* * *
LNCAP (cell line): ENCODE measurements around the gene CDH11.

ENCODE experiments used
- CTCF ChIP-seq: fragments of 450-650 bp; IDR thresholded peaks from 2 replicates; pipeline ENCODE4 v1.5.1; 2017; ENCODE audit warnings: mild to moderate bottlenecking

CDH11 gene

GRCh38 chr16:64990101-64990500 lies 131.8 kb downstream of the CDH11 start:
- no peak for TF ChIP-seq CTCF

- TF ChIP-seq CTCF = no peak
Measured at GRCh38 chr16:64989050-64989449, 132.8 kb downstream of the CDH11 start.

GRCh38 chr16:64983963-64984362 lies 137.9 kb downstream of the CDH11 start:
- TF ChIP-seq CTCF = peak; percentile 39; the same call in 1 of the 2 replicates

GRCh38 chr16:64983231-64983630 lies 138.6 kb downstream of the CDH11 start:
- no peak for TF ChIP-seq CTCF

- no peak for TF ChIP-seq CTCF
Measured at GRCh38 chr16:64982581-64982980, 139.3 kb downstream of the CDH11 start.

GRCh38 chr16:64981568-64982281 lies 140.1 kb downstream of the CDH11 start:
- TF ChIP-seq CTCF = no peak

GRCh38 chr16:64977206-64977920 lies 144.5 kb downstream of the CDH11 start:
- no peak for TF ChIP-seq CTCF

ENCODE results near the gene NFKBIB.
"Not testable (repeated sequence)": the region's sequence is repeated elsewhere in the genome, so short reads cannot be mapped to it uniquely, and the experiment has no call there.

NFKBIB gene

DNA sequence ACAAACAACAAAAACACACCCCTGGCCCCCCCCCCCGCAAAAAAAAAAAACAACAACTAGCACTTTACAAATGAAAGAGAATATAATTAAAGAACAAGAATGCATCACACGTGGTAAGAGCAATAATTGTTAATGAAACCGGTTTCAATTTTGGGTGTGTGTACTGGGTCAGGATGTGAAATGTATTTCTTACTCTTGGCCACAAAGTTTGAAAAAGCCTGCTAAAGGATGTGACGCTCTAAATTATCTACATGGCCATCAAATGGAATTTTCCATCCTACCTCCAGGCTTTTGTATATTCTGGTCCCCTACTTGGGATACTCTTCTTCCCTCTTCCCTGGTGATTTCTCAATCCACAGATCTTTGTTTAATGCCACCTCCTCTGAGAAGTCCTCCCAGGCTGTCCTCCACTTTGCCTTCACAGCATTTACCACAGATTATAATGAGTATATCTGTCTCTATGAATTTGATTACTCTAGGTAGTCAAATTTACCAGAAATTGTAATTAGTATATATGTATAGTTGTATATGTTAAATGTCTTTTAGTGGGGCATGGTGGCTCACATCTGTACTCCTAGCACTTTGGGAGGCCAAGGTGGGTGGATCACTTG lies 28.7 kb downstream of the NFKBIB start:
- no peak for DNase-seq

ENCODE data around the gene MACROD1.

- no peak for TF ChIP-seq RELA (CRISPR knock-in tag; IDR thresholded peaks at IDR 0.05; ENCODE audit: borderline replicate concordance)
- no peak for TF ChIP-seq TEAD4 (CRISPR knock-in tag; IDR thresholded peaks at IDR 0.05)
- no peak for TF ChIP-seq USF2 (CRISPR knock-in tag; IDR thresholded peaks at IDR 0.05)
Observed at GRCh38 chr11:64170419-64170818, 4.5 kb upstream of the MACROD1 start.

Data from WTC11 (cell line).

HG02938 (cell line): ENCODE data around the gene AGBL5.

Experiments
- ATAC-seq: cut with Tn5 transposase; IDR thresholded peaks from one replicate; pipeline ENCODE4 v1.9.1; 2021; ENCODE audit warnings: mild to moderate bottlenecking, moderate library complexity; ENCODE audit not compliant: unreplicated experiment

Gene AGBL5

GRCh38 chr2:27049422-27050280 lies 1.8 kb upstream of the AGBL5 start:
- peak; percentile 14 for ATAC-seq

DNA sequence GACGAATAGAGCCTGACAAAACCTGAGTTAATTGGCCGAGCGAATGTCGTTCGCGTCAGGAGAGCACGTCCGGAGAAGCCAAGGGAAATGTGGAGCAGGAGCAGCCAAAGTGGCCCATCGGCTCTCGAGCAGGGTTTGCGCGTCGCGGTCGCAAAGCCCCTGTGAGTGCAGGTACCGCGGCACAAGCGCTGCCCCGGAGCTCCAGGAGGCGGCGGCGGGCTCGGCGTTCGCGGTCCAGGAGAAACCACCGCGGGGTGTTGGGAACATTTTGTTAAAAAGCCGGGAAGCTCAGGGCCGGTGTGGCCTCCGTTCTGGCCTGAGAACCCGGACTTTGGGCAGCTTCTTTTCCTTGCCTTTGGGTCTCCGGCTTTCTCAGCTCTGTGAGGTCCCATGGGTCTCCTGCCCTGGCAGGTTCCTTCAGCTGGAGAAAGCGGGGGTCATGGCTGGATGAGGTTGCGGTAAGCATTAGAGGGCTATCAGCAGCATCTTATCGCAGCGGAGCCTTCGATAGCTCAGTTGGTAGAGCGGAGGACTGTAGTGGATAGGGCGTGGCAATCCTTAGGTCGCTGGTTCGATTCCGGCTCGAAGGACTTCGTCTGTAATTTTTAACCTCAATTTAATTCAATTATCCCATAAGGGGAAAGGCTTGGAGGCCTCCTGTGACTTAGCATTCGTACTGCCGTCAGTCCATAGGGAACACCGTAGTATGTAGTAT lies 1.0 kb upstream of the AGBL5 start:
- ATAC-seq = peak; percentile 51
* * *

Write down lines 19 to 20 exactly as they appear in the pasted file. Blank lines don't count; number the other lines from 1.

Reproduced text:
ENCODE results near the gene NFKBIB.
"Not testable (repeated sequence)": the region's sequence is repeated elsewhere in the genome, so short reads cannot be mapped to it uniquely, and the experiment has no call there.